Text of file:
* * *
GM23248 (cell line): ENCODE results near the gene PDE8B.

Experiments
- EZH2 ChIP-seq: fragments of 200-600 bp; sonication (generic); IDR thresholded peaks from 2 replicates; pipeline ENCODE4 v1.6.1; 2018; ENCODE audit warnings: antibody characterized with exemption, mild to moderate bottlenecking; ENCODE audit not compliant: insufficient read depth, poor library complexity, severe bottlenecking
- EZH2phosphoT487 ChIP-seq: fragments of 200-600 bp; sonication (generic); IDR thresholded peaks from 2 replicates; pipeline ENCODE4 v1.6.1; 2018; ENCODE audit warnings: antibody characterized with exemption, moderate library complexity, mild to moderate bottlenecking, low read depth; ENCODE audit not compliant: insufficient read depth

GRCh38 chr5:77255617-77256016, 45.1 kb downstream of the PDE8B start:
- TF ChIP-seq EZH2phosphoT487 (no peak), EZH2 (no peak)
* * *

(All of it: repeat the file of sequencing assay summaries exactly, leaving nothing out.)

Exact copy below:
GM23248 (cell line): ENCODE results near the gene PDE8B.

Experiments
- EZH2 ChIP-seq: fragments of 200-600 bp; sonication (generic); IDR thresholded peaks from 2 replicates; pipeline ENCODE4 v1.6.1; 2018; ENCODE audit warnings: antibody characterized with exemption, mild to moderate bottlenecking; ENCODE audit not compliant: insufficient read depth, poor library complexity, severe bottlenecking
- EZH2phosphoT487 ChIP-seq: fragments of 200-600 bp; sonication (generic); IDR thresholded peaks from 2 replicates; pipeline ENCODE4 v1.6.1; 2018; ENCODE audit warnings: antibody characterized with exemption, moderate library complexity, mild to moderate bottlenecking, low read depth; ENCODE audit not compliant: insufficient read depth

GRCh38 chr5:77255617-77256016, 45.1 kb downstream of the PDE8B start:
- TF ChIP-seq EZH2phosphoT487 (no peak), EZH2 (no peak)